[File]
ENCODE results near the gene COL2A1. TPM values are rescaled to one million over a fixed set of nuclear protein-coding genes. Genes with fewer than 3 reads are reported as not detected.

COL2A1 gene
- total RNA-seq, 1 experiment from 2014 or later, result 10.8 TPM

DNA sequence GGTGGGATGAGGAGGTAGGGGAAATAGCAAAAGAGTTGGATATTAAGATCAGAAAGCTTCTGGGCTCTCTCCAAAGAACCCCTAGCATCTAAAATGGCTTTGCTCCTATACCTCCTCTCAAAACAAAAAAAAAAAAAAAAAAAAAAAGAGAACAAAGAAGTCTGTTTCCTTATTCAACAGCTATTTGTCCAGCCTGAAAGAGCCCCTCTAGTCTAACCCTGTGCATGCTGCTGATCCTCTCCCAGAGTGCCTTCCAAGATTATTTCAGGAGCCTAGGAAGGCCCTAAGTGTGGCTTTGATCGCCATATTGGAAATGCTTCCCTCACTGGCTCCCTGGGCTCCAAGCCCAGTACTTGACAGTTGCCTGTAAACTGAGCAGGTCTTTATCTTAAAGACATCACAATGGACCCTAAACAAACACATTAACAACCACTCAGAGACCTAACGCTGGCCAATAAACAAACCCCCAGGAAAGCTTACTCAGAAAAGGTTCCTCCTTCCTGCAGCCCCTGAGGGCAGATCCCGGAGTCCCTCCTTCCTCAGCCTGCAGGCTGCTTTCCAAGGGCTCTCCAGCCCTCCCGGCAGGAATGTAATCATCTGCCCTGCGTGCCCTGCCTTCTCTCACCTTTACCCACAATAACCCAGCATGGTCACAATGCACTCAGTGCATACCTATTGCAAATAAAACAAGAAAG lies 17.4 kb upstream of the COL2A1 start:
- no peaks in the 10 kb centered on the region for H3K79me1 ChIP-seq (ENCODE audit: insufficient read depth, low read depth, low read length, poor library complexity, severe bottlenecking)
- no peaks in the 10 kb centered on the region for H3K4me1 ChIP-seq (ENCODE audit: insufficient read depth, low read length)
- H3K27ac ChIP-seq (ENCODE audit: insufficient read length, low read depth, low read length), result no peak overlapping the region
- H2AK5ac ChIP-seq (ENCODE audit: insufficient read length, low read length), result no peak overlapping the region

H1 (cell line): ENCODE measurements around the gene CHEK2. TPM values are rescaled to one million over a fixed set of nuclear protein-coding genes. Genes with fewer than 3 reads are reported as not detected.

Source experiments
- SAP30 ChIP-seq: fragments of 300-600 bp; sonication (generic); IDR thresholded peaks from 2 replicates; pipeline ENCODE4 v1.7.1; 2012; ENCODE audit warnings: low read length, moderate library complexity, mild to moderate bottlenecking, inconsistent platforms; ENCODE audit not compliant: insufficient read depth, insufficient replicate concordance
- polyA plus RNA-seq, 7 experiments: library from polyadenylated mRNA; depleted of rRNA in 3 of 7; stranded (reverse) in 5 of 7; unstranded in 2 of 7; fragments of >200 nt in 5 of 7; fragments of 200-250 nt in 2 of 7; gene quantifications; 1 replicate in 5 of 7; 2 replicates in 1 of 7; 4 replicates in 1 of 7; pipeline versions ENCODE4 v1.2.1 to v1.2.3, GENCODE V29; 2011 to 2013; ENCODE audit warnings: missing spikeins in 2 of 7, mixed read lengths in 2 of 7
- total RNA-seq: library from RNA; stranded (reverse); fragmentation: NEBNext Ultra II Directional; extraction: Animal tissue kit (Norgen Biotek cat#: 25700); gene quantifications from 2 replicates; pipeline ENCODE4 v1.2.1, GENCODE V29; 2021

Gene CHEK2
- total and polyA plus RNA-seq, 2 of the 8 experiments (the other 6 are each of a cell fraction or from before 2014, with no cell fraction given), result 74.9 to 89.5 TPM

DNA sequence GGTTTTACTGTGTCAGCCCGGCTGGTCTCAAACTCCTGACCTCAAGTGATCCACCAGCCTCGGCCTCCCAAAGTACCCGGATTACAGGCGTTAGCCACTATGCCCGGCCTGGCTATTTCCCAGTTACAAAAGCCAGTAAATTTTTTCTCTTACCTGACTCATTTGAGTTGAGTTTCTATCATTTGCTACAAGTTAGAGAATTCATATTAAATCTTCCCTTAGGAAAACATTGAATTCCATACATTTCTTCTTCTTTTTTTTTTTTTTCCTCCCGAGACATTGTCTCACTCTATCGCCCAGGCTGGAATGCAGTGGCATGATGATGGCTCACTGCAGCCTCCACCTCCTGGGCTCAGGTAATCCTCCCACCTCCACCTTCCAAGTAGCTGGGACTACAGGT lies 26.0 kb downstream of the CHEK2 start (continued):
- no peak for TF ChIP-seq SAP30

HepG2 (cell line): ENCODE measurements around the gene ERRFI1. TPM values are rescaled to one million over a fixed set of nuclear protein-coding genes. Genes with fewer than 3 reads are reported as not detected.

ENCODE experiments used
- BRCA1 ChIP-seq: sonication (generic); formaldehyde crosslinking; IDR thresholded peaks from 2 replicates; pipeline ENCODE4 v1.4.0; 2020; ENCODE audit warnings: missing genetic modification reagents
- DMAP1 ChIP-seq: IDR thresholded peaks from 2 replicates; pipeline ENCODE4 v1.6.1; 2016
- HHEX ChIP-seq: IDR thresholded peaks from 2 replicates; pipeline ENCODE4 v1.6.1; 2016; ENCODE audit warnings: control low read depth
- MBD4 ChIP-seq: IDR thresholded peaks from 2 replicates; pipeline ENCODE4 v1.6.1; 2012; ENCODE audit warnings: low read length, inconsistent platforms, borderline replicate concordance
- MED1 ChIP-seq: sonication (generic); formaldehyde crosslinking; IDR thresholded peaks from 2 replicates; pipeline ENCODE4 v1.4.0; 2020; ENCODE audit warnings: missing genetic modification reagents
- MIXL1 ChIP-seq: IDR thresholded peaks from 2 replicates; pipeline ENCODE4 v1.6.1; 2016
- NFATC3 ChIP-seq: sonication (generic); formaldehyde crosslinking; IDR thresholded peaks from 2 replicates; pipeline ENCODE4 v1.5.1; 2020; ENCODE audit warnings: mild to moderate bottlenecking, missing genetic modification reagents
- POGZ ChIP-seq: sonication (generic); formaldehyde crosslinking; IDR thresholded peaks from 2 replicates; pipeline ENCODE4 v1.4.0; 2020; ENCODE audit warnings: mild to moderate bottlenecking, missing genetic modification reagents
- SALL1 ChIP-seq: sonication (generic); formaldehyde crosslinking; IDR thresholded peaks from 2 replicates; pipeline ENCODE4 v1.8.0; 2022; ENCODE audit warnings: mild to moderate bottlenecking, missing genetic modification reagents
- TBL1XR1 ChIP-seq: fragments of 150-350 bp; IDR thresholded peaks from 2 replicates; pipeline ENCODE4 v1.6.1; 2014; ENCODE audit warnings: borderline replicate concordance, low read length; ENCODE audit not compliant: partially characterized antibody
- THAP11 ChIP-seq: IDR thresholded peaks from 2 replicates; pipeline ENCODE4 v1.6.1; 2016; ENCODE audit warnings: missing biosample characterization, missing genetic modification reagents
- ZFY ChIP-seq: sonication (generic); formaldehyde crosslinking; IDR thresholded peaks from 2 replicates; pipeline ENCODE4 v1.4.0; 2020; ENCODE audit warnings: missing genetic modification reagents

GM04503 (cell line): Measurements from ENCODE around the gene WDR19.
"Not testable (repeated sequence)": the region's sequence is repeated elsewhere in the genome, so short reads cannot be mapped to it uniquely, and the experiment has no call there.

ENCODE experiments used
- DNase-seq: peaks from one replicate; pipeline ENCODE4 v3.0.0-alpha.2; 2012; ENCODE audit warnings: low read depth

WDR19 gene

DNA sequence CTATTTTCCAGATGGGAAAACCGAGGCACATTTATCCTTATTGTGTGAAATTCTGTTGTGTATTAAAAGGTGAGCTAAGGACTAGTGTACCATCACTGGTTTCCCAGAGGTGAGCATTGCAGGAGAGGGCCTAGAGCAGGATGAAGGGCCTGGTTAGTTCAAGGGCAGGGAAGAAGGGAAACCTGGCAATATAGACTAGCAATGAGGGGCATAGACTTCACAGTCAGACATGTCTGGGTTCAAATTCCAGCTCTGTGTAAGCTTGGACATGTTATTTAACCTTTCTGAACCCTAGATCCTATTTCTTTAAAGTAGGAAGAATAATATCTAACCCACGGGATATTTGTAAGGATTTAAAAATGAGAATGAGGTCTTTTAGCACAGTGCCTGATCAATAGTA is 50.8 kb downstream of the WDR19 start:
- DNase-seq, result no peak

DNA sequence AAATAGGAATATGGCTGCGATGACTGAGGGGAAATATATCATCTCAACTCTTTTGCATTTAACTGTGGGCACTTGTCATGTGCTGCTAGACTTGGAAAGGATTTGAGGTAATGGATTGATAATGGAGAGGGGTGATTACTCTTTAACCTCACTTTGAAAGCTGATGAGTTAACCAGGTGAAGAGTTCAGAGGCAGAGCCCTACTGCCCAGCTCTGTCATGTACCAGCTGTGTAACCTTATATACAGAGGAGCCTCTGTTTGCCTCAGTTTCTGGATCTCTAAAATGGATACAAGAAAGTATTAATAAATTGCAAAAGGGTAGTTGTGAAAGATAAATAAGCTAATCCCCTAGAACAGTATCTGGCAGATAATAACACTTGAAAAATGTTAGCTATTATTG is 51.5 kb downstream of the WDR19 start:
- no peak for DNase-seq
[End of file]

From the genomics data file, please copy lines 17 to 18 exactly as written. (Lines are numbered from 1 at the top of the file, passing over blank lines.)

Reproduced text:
- no peak for TF ChIP-seq SAP30

HepG2 (cell line): ENCODE measurements around the gene ERRFI1. TPM values are rescaled to one million over a fixed set of nuclear protein-coding genes. Genes with fewer than 3 reads are reported as not detected.